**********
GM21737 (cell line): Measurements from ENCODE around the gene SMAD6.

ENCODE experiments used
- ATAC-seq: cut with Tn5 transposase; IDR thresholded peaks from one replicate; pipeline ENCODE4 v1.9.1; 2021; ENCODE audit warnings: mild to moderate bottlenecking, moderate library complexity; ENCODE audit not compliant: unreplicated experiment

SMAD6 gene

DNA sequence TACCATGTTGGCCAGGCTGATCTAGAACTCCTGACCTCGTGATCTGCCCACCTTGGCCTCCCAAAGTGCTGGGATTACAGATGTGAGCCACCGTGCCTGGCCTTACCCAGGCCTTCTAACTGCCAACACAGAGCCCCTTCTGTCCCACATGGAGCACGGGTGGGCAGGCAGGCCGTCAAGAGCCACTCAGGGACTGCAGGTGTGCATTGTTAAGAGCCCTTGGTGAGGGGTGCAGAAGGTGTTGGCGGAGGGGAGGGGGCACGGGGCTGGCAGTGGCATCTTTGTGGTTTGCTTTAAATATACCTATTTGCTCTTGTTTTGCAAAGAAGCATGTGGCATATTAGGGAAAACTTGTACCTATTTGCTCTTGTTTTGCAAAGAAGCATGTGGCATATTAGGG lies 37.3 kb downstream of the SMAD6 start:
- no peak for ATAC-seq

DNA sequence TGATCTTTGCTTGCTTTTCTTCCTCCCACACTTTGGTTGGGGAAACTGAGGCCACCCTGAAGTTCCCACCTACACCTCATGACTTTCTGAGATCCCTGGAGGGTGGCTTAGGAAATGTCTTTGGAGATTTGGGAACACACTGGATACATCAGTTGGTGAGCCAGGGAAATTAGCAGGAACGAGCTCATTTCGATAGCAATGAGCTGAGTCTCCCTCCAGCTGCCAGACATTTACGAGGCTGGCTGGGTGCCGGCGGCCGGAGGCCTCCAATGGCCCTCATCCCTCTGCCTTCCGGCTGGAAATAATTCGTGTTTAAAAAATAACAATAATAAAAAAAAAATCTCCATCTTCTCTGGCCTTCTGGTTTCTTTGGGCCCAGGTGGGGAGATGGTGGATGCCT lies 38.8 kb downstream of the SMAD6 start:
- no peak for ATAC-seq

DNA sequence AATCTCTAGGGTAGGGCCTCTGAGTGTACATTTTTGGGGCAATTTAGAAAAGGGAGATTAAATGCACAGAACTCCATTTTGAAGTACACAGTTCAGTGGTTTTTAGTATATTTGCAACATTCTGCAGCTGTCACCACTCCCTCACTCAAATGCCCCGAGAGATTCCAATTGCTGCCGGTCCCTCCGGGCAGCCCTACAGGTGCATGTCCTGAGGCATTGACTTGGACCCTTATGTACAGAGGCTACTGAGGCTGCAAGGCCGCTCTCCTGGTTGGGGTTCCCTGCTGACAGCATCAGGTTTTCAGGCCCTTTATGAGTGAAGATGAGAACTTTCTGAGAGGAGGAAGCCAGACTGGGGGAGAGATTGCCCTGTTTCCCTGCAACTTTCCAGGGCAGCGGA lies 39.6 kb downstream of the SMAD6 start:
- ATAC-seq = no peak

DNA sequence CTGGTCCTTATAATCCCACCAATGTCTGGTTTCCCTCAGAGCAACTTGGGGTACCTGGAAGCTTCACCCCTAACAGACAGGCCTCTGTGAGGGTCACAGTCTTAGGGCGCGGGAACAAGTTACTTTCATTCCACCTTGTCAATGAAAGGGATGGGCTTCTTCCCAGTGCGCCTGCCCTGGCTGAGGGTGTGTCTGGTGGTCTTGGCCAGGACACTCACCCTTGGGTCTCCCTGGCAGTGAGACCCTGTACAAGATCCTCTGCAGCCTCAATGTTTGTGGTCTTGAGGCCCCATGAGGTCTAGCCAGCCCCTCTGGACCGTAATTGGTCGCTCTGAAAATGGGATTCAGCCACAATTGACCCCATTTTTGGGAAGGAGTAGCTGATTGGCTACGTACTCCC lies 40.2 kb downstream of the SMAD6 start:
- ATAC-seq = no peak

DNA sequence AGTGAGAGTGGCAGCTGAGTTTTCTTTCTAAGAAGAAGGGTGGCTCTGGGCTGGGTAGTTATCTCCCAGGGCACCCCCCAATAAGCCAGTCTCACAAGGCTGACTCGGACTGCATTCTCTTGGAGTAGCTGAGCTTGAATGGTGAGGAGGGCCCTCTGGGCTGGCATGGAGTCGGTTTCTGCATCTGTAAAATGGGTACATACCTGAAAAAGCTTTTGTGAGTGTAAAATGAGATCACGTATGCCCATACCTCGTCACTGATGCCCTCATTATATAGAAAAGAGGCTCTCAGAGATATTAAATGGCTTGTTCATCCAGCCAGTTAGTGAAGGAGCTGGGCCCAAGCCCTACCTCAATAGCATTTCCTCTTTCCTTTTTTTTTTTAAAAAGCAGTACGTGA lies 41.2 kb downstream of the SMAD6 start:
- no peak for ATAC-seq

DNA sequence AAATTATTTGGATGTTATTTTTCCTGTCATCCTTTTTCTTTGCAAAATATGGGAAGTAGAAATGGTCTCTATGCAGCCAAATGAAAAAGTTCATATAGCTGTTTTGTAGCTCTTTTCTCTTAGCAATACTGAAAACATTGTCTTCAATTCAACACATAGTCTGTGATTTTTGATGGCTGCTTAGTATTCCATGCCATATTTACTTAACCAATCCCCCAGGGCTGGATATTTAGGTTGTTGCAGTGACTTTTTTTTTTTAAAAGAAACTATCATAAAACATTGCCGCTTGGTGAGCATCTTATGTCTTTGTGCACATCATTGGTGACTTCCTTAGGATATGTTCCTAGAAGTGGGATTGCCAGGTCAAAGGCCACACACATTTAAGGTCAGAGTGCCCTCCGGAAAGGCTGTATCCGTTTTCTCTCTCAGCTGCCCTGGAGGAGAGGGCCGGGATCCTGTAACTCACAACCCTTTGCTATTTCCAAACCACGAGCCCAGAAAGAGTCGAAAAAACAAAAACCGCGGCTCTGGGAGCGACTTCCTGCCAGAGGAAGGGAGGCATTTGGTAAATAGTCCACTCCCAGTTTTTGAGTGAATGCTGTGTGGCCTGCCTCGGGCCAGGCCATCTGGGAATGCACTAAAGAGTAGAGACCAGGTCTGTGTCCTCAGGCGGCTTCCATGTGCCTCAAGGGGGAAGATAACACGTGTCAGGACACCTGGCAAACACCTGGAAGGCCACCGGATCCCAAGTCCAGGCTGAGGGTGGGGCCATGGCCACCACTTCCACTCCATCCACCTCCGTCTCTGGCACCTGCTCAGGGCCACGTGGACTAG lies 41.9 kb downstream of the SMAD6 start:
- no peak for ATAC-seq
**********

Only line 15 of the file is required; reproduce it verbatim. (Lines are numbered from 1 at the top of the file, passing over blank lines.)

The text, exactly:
DNA sequence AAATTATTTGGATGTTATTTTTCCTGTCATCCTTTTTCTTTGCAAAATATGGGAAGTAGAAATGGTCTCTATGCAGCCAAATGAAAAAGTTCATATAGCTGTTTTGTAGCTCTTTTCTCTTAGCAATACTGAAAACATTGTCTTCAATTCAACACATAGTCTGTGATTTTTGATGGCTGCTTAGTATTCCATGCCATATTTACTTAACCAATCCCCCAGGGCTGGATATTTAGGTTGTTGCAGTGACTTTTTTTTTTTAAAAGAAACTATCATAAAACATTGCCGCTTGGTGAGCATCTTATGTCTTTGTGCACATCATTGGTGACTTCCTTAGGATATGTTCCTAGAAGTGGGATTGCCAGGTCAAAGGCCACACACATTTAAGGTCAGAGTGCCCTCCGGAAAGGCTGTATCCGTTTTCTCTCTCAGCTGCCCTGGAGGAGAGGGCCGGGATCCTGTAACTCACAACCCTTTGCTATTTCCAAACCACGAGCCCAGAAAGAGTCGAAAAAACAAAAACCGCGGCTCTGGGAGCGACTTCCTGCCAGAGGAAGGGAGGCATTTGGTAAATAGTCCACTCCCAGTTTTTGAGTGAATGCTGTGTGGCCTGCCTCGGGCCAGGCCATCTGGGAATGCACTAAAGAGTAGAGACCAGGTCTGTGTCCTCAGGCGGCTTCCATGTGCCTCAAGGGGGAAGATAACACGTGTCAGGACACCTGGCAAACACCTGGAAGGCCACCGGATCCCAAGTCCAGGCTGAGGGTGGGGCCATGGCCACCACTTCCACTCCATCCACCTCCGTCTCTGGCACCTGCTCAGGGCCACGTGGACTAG lies 41.9 kb downstream of the SMAD6 start: